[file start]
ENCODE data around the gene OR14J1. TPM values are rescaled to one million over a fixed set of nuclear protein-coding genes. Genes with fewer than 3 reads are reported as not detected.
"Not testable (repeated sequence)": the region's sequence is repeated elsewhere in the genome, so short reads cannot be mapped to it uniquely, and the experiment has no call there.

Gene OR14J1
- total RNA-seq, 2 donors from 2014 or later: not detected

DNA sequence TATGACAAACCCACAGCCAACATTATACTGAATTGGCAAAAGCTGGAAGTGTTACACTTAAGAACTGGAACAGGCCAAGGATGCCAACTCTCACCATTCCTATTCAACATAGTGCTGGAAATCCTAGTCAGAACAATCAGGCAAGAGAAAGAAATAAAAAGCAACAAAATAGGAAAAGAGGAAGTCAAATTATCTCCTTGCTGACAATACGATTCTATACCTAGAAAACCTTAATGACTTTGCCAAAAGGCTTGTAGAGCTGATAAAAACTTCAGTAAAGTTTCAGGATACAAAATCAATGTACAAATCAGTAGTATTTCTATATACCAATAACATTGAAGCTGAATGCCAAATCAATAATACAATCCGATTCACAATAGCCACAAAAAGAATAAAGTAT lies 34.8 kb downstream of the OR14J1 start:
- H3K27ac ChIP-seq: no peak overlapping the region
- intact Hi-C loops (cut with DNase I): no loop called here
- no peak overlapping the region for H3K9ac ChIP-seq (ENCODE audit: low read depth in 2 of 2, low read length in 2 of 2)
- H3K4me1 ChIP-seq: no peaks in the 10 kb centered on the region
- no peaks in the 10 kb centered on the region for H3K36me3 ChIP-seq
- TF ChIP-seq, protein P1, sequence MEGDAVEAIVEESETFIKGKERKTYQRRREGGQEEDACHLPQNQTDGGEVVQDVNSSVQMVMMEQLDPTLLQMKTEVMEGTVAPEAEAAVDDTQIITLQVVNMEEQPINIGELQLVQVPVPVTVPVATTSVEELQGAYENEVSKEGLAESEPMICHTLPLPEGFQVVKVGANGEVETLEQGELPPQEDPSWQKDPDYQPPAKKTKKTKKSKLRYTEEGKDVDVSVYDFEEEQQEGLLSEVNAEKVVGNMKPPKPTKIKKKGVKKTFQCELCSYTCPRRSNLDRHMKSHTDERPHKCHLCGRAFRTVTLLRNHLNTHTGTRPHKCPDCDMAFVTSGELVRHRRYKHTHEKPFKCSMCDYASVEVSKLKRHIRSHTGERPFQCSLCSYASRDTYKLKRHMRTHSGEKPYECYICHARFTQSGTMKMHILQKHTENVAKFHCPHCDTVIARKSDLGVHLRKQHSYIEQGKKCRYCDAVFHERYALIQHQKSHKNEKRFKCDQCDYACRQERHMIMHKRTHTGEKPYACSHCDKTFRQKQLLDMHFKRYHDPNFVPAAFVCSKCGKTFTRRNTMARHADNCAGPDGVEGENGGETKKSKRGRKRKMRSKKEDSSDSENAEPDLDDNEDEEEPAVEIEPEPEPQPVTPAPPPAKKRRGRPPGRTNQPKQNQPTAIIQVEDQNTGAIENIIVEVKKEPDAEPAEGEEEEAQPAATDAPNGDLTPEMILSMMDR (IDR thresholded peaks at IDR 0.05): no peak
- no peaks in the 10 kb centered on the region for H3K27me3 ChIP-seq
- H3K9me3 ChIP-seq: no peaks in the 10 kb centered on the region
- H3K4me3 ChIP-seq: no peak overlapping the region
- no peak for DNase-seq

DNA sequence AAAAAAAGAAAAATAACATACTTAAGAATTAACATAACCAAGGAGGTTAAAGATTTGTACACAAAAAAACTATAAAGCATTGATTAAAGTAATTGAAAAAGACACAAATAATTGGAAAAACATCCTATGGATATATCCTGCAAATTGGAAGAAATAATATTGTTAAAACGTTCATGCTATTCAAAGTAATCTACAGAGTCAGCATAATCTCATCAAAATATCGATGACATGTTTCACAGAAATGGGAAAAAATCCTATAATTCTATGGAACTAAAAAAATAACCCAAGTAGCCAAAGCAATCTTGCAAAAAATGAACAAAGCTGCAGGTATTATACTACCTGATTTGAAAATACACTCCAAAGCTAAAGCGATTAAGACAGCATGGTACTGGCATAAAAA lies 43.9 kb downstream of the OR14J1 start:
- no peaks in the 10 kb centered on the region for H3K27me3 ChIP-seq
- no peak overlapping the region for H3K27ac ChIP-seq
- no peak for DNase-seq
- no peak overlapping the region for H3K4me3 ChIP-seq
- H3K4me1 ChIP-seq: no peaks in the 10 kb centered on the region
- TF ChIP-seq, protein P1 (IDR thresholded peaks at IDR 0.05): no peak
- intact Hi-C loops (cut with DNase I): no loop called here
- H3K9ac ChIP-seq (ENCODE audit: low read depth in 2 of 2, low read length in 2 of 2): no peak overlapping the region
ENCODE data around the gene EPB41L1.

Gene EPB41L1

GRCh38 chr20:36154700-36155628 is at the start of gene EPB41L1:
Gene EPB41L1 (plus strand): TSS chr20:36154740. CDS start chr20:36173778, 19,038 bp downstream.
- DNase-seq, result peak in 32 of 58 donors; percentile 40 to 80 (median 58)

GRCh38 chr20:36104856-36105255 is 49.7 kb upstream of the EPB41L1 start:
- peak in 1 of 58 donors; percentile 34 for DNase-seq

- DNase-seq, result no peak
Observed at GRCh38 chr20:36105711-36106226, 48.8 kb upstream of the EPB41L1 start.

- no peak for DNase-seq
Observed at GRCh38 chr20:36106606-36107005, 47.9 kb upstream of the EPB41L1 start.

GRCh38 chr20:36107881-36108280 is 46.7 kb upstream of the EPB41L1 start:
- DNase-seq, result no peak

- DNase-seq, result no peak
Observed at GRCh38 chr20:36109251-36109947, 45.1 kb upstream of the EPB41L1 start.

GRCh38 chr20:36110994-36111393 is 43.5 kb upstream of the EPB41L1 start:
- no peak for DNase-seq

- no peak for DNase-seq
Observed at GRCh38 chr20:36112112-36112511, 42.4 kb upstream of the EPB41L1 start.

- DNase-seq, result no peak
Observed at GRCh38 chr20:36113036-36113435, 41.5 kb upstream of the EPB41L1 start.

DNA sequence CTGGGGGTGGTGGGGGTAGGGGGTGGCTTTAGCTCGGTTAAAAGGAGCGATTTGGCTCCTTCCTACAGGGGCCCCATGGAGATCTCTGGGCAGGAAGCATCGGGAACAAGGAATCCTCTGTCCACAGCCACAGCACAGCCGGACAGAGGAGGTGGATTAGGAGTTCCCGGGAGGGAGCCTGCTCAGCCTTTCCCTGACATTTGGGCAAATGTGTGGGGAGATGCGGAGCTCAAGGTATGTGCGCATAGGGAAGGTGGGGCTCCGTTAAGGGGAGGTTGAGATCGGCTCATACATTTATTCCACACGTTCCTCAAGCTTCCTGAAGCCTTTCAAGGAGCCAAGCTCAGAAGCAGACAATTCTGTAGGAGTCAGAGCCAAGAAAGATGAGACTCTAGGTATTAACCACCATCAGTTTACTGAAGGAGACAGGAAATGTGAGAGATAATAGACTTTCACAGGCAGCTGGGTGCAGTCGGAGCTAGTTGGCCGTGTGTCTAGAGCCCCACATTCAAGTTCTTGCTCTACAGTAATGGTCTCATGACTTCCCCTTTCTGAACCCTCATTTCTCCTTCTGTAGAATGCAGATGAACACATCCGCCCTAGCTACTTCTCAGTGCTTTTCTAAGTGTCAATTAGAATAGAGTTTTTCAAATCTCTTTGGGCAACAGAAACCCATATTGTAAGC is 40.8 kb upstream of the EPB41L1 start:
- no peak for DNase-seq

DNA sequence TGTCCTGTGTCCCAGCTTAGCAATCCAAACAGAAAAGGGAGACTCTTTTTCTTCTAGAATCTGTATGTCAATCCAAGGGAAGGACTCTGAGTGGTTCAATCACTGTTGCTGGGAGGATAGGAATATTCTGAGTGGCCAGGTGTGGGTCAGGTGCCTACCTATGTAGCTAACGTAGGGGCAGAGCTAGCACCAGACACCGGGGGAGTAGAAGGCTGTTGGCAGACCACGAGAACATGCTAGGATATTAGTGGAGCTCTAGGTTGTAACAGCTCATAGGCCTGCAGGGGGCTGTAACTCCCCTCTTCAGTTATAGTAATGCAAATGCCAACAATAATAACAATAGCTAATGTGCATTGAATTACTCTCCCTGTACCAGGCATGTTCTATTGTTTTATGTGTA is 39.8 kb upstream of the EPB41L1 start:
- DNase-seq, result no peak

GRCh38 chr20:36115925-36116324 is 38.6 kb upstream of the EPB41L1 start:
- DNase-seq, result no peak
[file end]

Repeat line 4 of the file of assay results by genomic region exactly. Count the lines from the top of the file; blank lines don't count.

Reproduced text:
- total RNA-seq, 2 donors from 2014 or later: not detected